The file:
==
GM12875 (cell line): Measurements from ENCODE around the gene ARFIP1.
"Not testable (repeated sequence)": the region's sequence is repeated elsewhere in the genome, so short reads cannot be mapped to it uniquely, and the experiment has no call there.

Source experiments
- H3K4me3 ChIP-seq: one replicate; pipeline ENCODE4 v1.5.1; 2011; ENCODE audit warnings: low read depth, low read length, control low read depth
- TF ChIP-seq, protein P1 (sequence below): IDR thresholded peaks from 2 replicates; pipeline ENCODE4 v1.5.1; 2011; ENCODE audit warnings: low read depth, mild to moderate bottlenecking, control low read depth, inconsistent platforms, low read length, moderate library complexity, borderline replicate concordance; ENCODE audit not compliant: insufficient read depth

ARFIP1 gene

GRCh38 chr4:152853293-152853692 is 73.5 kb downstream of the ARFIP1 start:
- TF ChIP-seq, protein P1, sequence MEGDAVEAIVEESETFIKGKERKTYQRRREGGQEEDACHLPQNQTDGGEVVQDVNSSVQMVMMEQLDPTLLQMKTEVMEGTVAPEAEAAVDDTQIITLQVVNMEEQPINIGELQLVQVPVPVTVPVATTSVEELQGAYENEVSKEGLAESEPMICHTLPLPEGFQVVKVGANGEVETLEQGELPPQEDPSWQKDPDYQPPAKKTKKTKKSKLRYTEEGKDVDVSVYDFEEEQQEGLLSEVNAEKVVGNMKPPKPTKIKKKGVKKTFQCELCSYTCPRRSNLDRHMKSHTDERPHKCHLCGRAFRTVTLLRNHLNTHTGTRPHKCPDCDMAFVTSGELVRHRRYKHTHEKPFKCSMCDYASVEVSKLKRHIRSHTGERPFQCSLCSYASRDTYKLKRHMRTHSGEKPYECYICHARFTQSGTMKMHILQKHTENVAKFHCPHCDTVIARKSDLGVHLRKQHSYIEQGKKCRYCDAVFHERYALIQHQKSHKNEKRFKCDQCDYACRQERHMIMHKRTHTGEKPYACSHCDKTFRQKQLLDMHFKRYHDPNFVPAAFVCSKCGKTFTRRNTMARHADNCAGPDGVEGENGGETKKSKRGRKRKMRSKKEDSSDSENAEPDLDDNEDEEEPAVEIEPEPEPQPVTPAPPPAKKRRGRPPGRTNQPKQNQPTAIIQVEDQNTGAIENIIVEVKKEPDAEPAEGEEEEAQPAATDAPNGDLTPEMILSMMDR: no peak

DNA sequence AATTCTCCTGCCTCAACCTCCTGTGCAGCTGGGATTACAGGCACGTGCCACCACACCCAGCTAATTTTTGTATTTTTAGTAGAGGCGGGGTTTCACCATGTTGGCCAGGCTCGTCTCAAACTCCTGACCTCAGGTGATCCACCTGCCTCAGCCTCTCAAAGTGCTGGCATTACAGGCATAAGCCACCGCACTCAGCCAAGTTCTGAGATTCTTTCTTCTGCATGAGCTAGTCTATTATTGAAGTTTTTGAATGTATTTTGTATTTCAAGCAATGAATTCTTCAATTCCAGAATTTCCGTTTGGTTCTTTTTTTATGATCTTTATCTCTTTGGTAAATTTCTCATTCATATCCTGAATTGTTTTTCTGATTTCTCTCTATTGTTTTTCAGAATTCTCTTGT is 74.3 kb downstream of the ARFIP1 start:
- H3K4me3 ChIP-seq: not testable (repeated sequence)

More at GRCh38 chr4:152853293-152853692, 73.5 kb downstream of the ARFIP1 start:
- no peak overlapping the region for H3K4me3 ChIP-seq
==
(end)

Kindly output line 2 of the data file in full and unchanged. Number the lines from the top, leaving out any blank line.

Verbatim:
"Not testable (repeated sequence)": the region's sequence is repeated elsewhere in the genome, so short reads cannot be mapped to it uniquely, and the experiment has no call there.